CityLearn includes energy models of buildings and distributed energy resources (DER) including air-to-water heat pumps, electric heaters and batteries. A collection of building energy models makes up a virtual district (a.k.a neighborhood or community). In each building, space cooling, space heating and domestic hot water end-use loads may be independently satisfied through air-to-water heat pumps. Alternatively, space heating and domestic hot water loads can be satisfied through electric heaters.
Buildings may have a combination of thermal storage tanks and batteries for active energy storage that provide continuous load shifting energy flexibility services. These storage devices may be used at peak or expensive periods to meet space cooling, space heating, domestic hot water and non-shiftable (plug) loads. The storage devices are charged by the cooling or heating devices (heat pump or electric heater) that satisfies the end-use the stored energy is for. All electric devices as well as plug loads consume electricity from the main grid. Photovoltaic (PV) arrays may be included in the buildings to offset all or part of the electricity consumption from the grid by allowing the buildings to generate their own electricity.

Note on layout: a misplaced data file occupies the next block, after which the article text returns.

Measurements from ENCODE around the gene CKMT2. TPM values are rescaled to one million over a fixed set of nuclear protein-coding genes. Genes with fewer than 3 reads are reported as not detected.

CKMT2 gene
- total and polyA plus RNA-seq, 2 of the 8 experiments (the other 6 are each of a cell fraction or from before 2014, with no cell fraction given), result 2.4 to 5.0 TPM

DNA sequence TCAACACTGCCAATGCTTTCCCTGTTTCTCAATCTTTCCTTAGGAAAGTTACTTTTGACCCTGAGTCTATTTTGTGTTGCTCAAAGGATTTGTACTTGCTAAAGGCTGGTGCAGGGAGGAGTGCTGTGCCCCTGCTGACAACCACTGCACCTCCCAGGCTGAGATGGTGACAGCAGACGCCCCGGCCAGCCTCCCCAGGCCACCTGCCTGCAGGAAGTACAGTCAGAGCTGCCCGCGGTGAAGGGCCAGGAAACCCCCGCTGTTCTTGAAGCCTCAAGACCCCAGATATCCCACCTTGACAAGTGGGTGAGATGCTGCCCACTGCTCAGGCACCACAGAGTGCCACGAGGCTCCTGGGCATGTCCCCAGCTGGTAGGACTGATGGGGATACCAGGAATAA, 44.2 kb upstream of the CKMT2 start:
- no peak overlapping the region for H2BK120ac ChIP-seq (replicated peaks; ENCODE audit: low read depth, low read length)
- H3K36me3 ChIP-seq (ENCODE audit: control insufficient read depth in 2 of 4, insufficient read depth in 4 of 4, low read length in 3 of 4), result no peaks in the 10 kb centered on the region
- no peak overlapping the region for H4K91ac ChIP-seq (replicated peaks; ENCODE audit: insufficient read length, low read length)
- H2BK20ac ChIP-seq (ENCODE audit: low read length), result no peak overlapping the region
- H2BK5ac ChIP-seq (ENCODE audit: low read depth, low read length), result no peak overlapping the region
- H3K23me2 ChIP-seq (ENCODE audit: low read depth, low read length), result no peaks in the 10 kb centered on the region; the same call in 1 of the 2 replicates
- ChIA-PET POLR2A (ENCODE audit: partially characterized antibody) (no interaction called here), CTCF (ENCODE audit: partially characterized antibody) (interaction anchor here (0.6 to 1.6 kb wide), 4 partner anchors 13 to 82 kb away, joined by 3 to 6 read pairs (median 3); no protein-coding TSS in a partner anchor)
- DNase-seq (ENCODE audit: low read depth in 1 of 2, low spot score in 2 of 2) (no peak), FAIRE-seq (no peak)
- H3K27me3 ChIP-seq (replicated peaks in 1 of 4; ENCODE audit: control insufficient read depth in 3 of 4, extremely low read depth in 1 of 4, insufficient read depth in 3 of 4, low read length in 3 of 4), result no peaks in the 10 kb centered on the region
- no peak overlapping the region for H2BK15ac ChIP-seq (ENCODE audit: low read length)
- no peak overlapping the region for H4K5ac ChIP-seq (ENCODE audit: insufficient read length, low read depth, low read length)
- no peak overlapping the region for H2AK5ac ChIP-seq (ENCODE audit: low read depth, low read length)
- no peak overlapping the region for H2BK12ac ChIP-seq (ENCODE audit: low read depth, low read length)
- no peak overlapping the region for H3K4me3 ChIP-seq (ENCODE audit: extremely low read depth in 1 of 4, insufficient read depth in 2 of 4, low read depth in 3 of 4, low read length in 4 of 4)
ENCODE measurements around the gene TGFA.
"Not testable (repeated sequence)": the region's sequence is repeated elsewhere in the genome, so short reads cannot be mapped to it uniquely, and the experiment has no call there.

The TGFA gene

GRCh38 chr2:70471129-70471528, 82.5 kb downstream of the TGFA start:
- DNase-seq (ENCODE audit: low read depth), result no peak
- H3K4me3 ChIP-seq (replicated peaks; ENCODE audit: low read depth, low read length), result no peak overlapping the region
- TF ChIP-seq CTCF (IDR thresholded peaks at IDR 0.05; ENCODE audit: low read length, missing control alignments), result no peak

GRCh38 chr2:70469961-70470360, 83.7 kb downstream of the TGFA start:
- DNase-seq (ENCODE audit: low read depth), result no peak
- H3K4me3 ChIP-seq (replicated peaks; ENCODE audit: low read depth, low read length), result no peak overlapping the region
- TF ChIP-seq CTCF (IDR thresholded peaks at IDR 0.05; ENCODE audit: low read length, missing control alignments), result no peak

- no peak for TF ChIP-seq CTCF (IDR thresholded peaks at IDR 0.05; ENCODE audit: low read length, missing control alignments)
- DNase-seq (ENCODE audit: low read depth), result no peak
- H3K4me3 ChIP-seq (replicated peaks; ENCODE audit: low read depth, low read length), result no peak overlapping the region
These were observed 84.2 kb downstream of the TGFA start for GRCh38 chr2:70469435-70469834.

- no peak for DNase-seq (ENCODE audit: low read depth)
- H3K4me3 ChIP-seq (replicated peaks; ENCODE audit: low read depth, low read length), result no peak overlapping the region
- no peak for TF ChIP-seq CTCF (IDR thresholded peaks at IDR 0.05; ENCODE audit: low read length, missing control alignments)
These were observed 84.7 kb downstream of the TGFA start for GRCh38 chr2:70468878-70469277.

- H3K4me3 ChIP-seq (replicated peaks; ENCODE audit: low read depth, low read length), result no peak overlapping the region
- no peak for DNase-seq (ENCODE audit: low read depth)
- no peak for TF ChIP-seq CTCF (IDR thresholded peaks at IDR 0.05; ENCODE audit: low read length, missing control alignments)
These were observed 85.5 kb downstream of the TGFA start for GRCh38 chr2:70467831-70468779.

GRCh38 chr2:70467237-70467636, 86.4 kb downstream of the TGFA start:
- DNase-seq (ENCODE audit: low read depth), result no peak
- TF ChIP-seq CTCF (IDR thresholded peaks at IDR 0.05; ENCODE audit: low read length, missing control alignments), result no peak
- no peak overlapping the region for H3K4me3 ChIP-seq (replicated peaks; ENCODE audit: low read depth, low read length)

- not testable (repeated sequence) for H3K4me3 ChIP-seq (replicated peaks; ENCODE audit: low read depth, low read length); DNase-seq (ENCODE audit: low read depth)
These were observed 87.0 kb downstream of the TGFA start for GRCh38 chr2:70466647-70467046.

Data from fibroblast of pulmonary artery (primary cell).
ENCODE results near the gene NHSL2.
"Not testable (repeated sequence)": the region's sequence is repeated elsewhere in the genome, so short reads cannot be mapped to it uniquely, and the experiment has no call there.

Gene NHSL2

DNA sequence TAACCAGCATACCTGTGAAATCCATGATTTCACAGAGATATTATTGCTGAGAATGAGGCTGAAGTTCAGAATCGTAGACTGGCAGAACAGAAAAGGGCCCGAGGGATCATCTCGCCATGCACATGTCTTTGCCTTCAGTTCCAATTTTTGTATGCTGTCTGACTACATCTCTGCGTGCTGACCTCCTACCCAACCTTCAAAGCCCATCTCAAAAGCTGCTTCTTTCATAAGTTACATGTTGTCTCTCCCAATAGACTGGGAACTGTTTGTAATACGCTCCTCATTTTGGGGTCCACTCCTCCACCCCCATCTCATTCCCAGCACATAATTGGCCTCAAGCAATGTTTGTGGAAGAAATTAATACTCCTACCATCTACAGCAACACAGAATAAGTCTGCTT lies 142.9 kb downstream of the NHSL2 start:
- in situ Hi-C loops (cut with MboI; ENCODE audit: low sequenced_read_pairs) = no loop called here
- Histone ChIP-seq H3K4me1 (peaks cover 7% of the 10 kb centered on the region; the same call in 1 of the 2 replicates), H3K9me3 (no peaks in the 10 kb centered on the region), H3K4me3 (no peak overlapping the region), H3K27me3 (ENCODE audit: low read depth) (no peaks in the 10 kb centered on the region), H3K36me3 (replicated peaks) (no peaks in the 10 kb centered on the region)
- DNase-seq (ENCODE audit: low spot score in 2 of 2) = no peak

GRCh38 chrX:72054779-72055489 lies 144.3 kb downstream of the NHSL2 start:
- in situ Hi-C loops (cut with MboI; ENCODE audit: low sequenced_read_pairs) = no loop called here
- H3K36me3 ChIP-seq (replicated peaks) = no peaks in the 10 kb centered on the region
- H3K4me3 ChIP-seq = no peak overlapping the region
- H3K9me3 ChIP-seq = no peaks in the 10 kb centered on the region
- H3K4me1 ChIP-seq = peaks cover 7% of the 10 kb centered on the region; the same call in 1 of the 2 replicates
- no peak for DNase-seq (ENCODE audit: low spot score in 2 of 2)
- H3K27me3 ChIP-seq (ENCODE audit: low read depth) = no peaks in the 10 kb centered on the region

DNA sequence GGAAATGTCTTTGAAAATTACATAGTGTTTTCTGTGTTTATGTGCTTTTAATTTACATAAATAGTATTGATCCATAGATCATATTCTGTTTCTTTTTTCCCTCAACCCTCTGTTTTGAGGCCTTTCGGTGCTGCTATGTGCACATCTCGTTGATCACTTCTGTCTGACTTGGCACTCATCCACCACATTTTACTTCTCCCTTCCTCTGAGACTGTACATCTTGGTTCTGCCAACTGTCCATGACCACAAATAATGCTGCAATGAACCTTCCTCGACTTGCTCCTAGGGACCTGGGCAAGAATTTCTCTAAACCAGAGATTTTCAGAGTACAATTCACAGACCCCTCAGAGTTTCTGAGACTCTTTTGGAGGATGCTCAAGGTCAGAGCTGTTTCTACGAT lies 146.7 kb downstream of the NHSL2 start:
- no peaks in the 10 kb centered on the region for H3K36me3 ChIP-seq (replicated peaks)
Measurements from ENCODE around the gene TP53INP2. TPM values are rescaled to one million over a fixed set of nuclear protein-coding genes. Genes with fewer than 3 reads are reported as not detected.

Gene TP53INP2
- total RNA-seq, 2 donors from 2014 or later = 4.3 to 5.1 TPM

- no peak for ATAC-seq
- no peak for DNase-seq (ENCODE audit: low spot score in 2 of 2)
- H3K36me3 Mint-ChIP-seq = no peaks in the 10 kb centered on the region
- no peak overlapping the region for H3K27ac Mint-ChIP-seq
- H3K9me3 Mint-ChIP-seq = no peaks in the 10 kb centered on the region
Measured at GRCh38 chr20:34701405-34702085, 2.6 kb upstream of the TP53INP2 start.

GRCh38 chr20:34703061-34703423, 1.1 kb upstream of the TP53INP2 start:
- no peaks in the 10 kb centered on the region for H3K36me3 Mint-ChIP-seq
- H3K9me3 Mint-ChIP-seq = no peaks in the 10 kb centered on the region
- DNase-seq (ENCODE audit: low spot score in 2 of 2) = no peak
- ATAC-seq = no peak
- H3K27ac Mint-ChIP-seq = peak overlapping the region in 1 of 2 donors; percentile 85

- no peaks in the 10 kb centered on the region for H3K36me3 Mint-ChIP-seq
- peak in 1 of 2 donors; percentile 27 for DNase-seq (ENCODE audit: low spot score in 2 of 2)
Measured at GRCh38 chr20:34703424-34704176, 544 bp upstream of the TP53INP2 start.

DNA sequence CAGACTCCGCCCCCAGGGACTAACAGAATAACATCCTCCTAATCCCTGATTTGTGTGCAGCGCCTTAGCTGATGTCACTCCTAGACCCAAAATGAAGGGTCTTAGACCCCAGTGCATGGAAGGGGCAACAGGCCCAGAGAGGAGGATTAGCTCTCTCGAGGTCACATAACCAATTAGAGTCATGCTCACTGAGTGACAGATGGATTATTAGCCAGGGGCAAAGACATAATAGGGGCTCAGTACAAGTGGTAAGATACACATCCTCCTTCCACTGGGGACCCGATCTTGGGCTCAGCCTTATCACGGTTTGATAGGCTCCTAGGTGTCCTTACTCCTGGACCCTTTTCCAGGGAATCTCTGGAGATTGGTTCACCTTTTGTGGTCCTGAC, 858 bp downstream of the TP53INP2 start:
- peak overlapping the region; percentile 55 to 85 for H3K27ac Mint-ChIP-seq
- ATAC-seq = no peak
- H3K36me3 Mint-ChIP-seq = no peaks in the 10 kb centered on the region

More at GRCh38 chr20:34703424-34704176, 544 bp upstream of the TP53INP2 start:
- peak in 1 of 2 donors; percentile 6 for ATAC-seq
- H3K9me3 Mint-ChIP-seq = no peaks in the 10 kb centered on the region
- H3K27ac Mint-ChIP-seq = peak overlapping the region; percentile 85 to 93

The building devices can be autosized to meet the building’s needs (see
An internal backup controller guarantees that the cooling and heating devices prioritize satisfying the building loads before storing energy in the storage devices. The backup controller also guarantees that the storage devices do not discharge more energy than is needed to meet the unsatisfied building loads.
The legacy CityLearn guarantees that, at any time, the ideal space cooling, space heating, domestic hot water and non-shiftable building loads are satisfied by utilizing pre-computed or pre-measured demand of the buildings. Thus, ideal indoor dry-bulb temperature is always maintained and load shedding is not possible.
Since CityLearn version
2.0.0, building indoor dry-bulb temperature can be dynamic to provide load shedding energy flexibility services compared to earlier versions where the temperature was pre-computed/pre=measured and remained static during simulation. This is achieved through an LSTM model that encodes a building’s temperature evolution as a result of supplied cooling or heating energy . Thus, partial load satisfaction is made possible by controlling the cooling and heating device power which then influences temperature change.
Since CityLearn version
2.1.0, power outages can be simulated where buildings can only make of their available distributed energy resources including storage devices and PV system to satisfy end-use loads otherwise, risk thermal discomfort and unserved energy during the outage period. During normal operation i.e., when there is no power outage, there is unlimited supply from the grid.
RBC, RL or MPC agent(s) control the active storage devices by determining how much energy to store or release, and the cooling and heating device by determining their supply power at each control time step.